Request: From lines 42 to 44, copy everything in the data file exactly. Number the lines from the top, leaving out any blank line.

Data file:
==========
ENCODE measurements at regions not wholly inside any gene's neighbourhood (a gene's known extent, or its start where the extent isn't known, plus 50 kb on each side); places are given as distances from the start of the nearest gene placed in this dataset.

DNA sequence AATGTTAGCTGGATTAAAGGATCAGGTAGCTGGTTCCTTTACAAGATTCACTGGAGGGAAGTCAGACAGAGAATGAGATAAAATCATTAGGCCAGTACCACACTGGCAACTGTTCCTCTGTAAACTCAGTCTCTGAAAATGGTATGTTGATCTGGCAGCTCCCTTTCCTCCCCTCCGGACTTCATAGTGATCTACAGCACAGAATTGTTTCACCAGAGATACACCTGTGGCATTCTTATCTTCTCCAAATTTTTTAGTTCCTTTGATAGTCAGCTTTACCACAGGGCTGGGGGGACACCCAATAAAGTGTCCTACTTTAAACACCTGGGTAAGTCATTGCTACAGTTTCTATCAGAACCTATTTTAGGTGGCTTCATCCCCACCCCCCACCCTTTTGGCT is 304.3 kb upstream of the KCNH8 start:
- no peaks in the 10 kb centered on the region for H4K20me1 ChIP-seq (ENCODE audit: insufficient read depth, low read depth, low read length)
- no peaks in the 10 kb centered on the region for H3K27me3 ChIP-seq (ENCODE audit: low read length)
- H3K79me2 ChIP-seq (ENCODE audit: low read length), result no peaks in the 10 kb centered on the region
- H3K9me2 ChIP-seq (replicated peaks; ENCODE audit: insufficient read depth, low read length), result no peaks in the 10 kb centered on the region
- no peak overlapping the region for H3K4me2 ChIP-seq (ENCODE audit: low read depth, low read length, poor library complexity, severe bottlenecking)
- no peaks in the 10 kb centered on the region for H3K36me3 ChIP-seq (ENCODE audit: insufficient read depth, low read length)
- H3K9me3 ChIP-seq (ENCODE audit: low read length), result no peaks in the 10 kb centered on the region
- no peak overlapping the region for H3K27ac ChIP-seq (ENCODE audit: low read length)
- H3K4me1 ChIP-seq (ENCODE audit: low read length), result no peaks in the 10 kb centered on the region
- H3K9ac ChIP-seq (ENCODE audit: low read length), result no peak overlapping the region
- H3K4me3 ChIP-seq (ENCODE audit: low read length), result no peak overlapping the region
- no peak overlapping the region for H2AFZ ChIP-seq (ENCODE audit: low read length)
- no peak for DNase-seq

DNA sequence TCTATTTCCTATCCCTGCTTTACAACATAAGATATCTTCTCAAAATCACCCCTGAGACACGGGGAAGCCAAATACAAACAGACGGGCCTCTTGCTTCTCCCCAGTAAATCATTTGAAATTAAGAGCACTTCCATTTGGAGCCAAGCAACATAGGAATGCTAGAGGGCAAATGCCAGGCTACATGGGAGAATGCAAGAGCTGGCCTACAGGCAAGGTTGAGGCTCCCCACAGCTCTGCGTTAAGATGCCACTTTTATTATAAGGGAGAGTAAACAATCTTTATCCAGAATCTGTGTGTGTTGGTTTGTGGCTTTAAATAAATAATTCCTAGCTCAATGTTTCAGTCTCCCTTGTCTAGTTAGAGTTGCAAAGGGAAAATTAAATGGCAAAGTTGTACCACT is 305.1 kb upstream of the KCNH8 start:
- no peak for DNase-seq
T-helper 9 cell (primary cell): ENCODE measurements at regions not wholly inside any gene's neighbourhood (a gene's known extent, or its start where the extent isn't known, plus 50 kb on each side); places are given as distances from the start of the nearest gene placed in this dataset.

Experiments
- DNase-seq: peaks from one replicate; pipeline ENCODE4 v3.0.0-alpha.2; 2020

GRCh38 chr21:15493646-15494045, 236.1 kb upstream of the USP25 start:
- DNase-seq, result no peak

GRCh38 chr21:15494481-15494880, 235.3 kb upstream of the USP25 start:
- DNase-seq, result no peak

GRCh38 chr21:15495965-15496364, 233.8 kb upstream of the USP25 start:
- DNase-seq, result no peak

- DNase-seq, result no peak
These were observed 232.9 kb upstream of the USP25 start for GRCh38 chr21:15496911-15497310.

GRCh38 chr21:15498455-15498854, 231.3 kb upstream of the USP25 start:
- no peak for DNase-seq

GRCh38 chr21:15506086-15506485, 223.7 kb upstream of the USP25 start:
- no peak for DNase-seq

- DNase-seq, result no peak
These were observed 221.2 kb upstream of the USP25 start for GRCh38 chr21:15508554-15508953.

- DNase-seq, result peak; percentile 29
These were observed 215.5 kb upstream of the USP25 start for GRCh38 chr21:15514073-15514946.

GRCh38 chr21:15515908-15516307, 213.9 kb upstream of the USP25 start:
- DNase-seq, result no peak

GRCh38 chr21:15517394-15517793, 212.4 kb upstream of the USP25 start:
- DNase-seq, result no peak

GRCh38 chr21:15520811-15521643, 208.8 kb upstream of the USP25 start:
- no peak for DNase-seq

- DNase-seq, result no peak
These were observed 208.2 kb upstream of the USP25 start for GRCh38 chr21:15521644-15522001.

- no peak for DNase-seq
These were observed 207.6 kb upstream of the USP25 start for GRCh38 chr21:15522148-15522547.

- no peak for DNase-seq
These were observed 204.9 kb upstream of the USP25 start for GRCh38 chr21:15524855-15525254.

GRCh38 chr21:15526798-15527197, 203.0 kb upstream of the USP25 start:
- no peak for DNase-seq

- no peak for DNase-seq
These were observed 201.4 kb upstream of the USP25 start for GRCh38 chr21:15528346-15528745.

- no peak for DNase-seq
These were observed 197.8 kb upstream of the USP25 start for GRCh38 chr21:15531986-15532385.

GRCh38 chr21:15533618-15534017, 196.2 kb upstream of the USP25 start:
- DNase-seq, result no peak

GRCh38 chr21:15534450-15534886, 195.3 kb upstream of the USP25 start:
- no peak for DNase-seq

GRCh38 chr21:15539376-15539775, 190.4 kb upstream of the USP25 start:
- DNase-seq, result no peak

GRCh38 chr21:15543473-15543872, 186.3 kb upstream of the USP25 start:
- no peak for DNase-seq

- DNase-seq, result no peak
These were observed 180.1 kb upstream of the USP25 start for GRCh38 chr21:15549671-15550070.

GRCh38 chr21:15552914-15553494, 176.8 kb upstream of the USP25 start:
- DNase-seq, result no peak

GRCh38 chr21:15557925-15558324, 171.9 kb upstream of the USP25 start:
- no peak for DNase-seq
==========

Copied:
- no peak for DNase-seq

- DNase-seq, result no peak
These were observed 208.2 kb upstream of the USP25 start for GRCh38 chr21:15521644-15522001.